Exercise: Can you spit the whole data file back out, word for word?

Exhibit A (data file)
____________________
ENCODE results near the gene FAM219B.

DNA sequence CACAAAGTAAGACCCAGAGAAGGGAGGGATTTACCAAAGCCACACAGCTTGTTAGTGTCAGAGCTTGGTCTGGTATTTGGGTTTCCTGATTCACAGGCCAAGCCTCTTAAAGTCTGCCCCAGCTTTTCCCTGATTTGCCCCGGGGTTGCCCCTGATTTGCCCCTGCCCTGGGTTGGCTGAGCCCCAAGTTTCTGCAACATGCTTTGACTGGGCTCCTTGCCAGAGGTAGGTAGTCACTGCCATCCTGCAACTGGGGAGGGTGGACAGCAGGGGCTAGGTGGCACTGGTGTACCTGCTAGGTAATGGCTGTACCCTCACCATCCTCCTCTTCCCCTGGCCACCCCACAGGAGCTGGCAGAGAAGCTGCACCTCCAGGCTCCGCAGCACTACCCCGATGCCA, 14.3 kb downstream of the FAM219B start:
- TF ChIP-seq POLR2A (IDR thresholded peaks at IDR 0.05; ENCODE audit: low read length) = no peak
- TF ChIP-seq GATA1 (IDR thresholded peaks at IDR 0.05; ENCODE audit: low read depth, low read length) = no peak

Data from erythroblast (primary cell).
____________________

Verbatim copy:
ENCODE results near the gene FAM219B.

DNA sequence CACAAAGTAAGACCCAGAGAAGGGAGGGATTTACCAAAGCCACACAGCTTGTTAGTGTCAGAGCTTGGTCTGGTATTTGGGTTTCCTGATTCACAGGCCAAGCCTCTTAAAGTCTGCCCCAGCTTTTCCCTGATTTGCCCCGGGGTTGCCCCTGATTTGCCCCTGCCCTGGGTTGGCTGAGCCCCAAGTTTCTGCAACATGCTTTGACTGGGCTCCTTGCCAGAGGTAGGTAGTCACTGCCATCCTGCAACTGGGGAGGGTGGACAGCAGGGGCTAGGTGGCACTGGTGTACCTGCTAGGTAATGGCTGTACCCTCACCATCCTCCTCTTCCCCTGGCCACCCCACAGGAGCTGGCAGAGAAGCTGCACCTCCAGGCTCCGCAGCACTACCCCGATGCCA, 14.3 kb downstream of the FAM219B start:
- TF ChIP-seq POLR2A (IDR thresholded peaks at IDR 0.05; ENCODE audit: low read length) = no peak
- TF ChIP-seq GATA1 (IDR thresholded peaks at IDR 0.05; ENCODE audit: low read depth, low read length) = no peak

Data from erythroblast (primary cell).